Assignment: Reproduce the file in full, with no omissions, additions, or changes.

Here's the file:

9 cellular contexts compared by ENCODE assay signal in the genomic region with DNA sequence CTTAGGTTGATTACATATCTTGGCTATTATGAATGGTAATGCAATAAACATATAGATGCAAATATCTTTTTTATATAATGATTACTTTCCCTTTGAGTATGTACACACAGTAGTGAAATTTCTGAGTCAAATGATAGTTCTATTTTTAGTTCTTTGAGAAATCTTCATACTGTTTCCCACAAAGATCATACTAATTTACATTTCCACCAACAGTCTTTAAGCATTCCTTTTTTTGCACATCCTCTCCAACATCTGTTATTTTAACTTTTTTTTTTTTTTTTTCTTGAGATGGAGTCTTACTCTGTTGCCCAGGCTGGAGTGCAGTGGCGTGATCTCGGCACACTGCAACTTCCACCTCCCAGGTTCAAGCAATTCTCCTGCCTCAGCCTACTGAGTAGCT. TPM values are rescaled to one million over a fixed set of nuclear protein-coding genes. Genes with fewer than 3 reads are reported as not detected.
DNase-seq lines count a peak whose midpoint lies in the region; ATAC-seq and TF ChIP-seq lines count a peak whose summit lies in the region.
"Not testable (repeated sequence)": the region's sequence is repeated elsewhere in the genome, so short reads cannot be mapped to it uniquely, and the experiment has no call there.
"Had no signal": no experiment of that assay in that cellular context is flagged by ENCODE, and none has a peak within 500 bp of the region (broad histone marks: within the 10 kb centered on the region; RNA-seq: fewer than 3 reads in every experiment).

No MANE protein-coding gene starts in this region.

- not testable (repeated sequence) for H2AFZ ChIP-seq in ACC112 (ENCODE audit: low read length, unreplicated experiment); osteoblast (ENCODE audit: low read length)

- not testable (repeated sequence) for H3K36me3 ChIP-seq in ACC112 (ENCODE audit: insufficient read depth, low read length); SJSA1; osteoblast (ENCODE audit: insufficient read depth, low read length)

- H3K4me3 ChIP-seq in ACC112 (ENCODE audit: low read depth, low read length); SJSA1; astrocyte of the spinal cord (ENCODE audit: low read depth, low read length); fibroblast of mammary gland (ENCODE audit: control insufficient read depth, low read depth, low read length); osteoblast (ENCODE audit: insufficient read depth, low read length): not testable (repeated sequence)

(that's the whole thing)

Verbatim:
9 cellular contexts compared by ENCODE assay signal in the genomic region with DNA sequence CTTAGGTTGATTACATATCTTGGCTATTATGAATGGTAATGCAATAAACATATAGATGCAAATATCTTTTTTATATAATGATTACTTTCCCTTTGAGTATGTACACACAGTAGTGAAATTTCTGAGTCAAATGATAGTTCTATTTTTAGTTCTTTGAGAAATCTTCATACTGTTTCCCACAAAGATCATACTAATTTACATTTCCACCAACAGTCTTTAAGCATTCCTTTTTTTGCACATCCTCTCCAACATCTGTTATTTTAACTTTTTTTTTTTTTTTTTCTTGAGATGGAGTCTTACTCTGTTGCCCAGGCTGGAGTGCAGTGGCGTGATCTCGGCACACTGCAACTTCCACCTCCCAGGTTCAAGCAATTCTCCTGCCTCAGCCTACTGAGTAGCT. TPM values are rescaled to one million over a fixed set of nuclear protein-coding genes. Genes with fewer than 3 reads are reported as not detected.
DNase-seq lines count a peak whose midpoint lies in the region; ATAC-seq and TF ChIP-seq lines count a peak whose summit lies in the region.
"Not testable (repeated sequence)": the region's sequence is repeated elsewhere in the genome, so short reads cannot be mapped to it uniquely, and the experiment has no call there.
"Had no signal": no experiment of that assay in that cellular context is flagged by ENCODE, and none has a peak within 500 bp of the region (broad histone marks: within the 10 kb centered on the region; RNA-seq: fewer than 3 reads in every experiment).

No MANE protein-coding gene starts in this region.

- not testable (repeated sequence) for H2AFZ ChIP-seq in ACC112 (ENCODE audit: low read length, unreplicated experiment); osteoblast (ENCODE audit: low read length)

- not testable (repeated sequence) for H3K36me3 ChIP-seq in ACC112 (ENCODE audit: insufficient read depth, low read length); SJSA1; osteoblast (ENCODE audit: insufficient read depth, low read length)

- H3K4me3 ChIP-seq in ACC112 (ENCODE audit: low read depth, low read length); SJSA1; astrocyte of the spinal cord (ENCODE audit: low read depth, low read length); fibroblast of mammary gland (ENCODE audit: control insufficient read depth, low read depth, low read length); osteoblast (ENCODE audit: insufficient read depth, low read length): not testable (repeated sequence)